With “Wordle”, a game made it to Internet fame in January that could hardly be simpler. It comes from a single developer, Josh Wardle. The Brooklyn-based software developer wrote it in his spare time. In an interview with the “New York Times” he explains the hype surrounding his creation as follows: “I think people appreciate that there is something online that is just fun.” This is how “Wordle” works.
The game principle
Six attempts are available to guess a five-letter English word. Players first see five empty boxes in which they can enter letters. After each attempt, “Wordle” tells players whether the chosen letters are included or not – or whether they are even placed in the right place. If a letter occurs, the program highlights it in yellow, if it is in the right place in green. Every day there is only one word, a ticking clock reveals when the next daily puzzle will go online.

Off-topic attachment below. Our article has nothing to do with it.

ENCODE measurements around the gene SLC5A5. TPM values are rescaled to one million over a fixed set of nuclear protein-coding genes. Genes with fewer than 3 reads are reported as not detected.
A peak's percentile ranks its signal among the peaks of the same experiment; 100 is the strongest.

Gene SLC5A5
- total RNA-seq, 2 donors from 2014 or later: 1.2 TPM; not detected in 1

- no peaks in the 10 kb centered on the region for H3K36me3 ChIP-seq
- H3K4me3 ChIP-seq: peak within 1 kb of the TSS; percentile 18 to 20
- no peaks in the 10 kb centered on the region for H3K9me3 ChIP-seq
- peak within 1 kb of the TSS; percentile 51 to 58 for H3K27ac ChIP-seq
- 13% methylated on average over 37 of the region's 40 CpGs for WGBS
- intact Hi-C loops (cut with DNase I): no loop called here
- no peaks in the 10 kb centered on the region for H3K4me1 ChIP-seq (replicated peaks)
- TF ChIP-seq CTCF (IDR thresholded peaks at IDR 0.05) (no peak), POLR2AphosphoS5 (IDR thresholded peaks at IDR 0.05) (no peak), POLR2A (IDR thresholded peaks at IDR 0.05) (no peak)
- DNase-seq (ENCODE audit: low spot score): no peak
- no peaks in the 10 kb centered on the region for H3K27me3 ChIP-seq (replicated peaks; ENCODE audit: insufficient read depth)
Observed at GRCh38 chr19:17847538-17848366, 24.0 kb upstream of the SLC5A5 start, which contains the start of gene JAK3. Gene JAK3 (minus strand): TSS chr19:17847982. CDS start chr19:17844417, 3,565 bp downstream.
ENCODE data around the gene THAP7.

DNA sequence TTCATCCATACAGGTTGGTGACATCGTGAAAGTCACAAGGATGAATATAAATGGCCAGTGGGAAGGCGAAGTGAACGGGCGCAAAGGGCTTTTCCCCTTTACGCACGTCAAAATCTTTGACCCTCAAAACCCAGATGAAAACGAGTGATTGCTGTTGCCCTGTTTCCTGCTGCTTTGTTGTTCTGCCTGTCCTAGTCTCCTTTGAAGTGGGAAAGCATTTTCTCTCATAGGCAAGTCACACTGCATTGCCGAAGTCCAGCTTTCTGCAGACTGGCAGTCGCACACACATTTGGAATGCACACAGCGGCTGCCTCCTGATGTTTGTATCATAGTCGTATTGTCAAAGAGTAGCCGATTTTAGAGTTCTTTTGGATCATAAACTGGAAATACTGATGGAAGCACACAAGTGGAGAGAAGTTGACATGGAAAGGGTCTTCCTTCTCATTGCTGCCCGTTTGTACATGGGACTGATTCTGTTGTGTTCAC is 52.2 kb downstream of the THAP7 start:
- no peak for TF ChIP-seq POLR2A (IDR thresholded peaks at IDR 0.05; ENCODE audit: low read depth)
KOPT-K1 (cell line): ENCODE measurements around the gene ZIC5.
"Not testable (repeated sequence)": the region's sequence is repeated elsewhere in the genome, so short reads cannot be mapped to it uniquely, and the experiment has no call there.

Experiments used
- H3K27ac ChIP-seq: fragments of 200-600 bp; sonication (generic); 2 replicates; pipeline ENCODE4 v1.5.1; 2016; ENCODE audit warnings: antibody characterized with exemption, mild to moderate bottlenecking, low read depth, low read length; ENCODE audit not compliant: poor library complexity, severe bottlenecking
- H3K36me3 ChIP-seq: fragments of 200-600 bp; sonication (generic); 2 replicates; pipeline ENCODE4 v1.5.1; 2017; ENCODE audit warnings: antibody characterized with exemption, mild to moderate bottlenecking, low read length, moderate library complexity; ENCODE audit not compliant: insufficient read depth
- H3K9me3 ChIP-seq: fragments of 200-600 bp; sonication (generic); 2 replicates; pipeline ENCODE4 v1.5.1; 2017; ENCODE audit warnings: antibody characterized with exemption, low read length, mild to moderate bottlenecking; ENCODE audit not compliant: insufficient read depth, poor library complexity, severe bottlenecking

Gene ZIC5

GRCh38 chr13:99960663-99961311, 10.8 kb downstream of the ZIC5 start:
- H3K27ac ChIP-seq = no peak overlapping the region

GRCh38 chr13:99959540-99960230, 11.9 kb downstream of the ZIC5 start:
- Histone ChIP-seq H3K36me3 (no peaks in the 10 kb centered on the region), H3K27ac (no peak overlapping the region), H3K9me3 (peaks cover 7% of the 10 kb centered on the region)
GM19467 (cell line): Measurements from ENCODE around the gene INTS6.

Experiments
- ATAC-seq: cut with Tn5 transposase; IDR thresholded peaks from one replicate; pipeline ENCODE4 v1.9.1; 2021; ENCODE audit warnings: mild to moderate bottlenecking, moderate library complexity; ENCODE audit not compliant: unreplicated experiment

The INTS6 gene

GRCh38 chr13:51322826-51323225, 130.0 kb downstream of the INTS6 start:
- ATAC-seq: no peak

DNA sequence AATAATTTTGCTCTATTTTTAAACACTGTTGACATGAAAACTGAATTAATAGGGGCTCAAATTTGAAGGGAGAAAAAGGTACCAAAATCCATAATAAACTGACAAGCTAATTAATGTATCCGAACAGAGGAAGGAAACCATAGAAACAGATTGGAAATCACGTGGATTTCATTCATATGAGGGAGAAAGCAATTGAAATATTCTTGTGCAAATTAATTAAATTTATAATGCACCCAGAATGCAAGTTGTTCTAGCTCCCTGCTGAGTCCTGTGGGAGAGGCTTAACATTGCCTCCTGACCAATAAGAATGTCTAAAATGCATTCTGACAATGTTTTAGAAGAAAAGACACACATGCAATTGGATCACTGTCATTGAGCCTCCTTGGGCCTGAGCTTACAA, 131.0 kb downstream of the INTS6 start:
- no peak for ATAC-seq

That’s why Wordle is so successful
After completing a round, users can easily copy their result as a points matrix and post it on social media. This creates a dynamic exchange, the postings have increased massively in the last few weeks. And that through pure word-of-mouth or screen-to-screen propaganda. There is neither an app from “Wordle”, nor has Wardle advertised his program. In addition, “Wordle” is completely free of advertising and otherwise barrier-free, so registration is not necessary. From a few dozen users in November 2020, the audience grew to more than three million users in January.
“Wordle” clones in other languages
Given the rapid success of Wordle, several clones of the game have appeared on the web. Some of them are attempts at deception and fraud, but there are also sensible copies. For example, the provider “puzzlephil” makes a German-language version of “Wordle” available on an Austrian domain.
Always new strategies thanks to the increasing number of users
Because “Wordle” only uses words that actually exist, various strategies have already been developed to solve the puzzles. The term “ADIEU” is a popular first word in both the German and English language versions because it covers four out of five vowels. The English-language tech magazine “Wired” has dedicated itself to the best English starter word and comes to the conclusion that “NOTES”, “RESIN”, “TARES” and “SENOR” are particularly suitable.